The Perpetual Three-Dot Column
The Perpetual Three-Dot Column
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by Jesse Walker

Wednesday, May 28, 2003
YE OLDE MOVIE REVIEWS: Niagara (Henry Hathaway, 1953): A strange, engrossing nightmare of a movie, starring Jean Peters and Casey Adams as a couple taking a delayed honeymoon at Niagara Falls. The husband is a vapid salesman, and Adams' deliberately grating performance brings to mind a young Don Knotts. Later they encounter another couple who seem to be exactly what you'd expect Peters and Adams to be 20 years down the road: He's jocular and annoying; she's an anchor in common sense; both are all surface, no depth.

But Peters does have depth. She's caught between that potential future and another one, represented by a third couple, played brilliantly by Joseph Cotton and Marilyn Monroe. These two are nothing but depth -- desperate love, seething hatred, rage, despair, madness. They haunt Peters, and not just figuratively: By the end of the picture one of them is, in effect if not in fact, a ghost that only Peters can see.

All this is cast against a Hitchcockian plot and Joe MacDonald's dreamlike photography, fusing the shadows of noir, the bright shades of Technicolor, and the natural beauty of the falls. It's the best Hathaway movie I've seen, probably because it isn't especially meaningful to talk about "Hathaway movies": The most important creative forces behind this film appear to be Monroe, Cotton, Peters, MacDonald, and Charles Brackett, best known as Billy Wilder's writing partner in the '30s and '40s, who here serves as producer and co-screenwriter.

Morocco (Josef von Sternberg, 1930): Marlene Dietrich's first American film. The photography and the soundscape are beautiful. Aside from one late scene in a desert bar and one bit of dialogue in a dining room, the hackneyed script is not. And while Dietrich is fine as a singer caught between two suitors in Arab Africa, Gary Cooper is even stiffer and duller than usual, wrecking any chance that the film will rise very far above its story. There's no particular reason why this should be remembered as a "classic," yet it is; I suspect it's famous mostly for one priceless pre-Code moment, when Marlene gives another woman a sudden Sapphic kiss.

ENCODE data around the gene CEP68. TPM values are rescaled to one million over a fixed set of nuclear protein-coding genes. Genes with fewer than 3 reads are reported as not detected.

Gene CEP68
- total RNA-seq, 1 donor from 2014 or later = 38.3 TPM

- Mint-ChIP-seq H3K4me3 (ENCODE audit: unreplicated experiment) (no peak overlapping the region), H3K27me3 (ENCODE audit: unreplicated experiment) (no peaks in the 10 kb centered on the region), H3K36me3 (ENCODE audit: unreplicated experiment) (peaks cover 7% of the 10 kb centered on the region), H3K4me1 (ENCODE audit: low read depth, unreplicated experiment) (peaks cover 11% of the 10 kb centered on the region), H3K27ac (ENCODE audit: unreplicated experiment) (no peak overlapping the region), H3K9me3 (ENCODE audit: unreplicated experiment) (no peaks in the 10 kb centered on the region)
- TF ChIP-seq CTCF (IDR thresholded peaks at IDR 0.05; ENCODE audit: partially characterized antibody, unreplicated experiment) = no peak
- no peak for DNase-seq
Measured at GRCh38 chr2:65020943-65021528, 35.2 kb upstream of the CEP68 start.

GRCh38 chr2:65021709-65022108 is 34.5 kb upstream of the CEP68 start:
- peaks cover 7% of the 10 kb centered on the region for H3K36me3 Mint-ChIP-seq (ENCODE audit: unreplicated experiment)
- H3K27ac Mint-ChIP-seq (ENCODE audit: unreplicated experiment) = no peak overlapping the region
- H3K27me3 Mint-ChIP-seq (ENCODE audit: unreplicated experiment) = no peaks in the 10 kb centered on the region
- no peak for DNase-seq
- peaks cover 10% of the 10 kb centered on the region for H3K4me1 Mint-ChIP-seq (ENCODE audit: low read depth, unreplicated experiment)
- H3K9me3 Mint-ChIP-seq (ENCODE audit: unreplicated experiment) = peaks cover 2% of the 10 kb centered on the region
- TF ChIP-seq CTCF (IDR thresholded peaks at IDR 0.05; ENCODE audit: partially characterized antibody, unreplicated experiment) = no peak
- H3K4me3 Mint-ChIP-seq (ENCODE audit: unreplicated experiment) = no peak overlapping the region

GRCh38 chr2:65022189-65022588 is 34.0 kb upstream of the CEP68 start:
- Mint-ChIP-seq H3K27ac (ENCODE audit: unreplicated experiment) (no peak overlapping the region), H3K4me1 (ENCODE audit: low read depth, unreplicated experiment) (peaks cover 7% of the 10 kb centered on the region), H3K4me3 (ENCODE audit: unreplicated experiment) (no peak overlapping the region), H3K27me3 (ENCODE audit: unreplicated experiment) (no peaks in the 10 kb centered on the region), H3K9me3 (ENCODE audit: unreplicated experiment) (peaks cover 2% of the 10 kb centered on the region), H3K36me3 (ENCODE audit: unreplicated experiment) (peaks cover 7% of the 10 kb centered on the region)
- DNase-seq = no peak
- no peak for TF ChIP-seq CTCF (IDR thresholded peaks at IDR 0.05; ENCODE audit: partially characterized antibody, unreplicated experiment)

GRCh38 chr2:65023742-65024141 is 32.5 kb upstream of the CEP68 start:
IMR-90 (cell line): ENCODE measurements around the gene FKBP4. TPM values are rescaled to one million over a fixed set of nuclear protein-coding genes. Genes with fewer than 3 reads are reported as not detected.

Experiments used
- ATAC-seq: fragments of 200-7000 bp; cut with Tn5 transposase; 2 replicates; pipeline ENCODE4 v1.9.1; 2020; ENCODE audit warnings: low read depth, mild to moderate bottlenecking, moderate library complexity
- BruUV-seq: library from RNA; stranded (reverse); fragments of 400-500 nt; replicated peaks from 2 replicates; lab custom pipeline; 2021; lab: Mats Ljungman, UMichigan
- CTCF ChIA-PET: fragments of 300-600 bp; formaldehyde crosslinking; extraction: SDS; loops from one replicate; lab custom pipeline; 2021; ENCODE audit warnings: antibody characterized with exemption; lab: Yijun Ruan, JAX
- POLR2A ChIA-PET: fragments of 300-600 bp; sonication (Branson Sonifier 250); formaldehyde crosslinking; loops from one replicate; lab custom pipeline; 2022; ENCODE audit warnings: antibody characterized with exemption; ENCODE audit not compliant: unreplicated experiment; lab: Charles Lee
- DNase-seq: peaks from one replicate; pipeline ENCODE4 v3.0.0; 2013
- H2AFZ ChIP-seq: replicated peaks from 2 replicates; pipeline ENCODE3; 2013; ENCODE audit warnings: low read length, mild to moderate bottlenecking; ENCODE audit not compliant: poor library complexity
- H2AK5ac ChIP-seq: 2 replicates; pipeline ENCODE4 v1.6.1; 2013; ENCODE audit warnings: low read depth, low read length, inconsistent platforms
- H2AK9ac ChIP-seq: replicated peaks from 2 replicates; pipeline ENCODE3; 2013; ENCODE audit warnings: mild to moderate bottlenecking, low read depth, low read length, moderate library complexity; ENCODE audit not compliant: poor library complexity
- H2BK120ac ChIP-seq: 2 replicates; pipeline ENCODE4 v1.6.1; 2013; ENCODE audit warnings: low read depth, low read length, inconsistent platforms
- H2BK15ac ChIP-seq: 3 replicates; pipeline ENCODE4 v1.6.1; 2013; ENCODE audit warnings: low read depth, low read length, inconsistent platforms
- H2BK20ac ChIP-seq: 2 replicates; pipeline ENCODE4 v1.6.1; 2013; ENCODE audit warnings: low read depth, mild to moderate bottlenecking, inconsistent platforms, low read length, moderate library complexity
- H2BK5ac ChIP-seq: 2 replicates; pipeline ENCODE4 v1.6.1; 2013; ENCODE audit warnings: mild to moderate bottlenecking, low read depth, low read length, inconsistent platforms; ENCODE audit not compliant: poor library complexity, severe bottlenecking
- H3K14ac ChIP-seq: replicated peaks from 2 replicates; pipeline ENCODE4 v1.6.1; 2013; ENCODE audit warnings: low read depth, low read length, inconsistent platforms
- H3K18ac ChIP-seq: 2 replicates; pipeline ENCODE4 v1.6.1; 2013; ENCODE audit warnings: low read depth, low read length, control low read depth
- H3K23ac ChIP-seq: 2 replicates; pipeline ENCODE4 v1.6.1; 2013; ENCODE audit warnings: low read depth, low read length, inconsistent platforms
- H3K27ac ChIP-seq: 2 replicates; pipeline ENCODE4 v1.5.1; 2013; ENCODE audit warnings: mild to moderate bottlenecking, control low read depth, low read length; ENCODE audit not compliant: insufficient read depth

Resisting Enemy Interrogation (First Motion Picture Unit, 1944): A real oddity: a military training film from the Second World War, dramatizing the ways German captors might attempt to extract information from their prisoners. It's not a documentary as the term is usually used today, though it was nominated for an Oscar in the documentary category. Instead, it's a surprisingly well-crafted yarn about a crashed crew tricked into revealing important information.

Here's the odd part. The story delves so deeply into the nitty-gritty of the interrogators' methods, watching as they piece together their puzzle, that it effectively becomes a police procedural shot from the German point of view. Any Law & Order junkie will probably catch herself unwittingly cheering for the Nazis, a problem which presumably didn't afflict the picture's original audience.


posted by Jesse 7:50 PM
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